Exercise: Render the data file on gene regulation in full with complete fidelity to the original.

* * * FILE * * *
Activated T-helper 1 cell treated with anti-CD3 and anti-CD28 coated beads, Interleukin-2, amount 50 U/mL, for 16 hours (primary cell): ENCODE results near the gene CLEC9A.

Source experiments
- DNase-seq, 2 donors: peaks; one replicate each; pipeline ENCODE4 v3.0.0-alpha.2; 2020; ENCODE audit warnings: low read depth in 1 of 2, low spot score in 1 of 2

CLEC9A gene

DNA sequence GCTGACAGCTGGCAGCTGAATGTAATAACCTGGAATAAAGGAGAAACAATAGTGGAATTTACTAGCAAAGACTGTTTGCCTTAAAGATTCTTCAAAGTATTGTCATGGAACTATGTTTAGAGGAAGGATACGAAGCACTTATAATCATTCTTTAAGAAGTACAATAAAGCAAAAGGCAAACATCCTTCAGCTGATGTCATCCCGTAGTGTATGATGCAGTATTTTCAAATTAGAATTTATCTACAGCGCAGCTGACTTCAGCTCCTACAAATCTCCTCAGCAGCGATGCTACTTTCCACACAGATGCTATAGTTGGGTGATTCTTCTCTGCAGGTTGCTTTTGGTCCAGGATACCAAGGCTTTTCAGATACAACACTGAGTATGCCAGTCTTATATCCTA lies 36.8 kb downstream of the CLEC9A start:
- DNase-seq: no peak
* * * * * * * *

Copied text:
Activated T-helper 1 cell treated with anti-CD3 and anti-CD28 coated beads, Interleukin-2, amount 50 U/mL, for 16 hours (primary cell): ENCODE results near the gene CLEC9A.

Source experiments
- DNase-seq, 2 donors: peaks; one replicate each; pipeline ENCODE4 v3.0.0-alpha.2; 2020; ENCODE audit warnings: low read depth in 1 of 2, low spot score in 1 of 2

CLEC9A gene

DNA sequence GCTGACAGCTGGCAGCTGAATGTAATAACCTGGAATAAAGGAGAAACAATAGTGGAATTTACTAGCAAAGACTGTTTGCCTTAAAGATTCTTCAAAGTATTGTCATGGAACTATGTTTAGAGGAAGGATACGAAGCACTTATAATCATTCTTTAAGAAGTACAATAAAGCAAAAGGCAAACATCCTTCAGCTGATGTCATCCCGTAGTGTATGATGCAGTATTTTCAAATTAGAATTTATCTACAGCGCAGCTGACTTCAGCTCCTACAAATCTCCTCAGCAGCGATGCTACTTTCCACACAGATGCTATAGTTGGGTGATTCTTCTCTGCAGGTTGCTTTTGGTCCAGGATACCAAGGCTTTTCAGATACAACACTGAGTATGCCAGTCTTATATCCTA lies 36.8 kb downstream of the CLEC9A start:
- DNase-seq: no peak